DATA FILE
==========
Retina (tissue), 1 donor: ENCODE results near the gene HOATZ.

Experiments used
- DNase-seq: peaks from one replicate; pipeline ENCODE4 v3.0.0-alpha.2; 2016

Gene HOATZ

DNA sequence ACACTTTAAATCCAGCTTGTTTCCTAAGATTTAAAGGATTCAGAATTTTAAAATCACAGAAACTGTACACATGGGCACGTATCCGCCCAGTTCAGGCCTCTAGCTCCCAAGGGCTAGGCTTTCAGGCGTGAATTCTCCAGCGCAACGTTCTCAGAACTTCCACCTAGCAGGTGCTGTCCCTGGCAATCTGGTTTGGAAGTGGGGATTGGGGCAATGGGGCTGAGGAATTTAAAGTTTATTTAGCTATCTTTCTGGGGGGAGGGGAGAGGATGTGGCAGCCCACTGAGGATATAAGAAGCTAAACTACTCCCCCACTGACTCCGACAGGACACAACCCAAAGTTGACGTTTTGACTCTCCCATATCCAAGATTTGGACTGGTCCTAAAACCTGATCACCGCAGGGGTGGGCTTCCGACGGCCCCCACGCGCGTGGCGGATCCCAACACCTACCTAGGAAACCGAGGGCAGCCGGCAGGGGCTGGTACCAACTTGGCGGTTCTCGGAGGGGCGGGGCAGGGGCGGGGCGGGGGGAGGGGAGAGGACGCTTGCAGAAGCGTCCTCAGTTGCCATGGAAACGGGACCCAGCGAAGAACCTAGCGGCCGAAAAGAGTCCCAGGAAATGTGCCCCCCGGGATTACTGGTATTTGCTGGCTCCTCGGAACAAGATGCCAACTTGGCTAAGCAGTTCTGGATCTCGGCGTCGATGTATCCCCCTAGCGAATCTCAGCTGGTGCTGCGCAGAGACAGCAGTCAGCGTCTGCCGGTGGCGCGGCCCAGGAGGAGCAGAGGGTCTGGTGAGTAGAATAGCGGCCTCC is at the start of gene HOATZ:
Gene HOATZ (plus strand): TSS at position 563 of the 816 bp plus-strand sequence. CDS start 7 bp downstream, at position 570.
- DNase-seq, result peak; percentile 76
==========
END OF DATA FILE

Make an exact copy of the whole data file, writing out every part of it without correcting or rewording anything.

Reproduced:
Retina (tissue), 1 donor: ENCODE results near the gene HOATZ.

Experiments used
- DNase-seq: peaks from one replicate; pipeline ENCODE4 v3.0.0-alpha.2; 2016

Gene HOATZ

DNA sequence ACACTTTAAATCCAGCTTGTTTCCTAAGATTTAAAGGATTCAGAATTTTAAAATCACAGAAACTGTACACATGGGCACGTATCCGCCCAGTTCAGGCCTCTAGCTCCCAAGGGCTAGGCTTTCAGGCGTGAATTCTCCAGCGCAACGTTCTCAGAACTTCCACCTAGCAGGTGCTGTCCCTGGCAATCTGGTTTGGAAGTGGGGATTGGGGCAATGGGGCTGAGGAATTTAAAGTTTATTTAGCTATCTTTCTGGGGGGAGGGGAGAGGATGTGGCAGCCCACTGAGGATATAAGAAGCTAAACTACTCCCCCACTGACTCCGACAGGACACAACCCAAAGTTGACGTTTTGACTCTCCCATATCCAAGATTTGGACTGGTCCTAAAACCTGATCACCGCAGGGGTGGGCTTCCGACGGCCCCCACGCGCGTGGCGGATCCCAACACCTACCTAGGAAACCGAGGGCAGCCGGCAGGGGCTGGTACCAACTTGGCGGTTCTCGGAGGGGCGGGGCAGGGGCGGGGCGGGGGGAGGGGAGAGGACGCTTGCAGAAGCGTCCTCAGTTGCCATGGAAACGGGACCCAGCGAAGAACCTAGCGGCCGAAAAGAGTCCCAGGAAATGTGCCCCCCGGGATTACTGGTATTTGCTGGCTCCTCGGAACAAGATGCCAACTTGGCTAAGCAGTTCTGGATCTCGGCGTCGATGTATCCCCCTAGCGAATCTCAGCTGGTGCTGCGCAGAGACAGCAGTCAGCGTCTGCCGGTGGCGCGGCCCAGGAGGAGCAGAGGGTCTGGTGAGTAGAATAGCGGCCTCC is at the start of gene HOATZ:
Gene HOATZ (plus strand): TSS at position 563 of the 816 bp plus-strand sequence. CDS start 7 bp downstream, at position 570.
- DNase-seq, result peak; percentile 76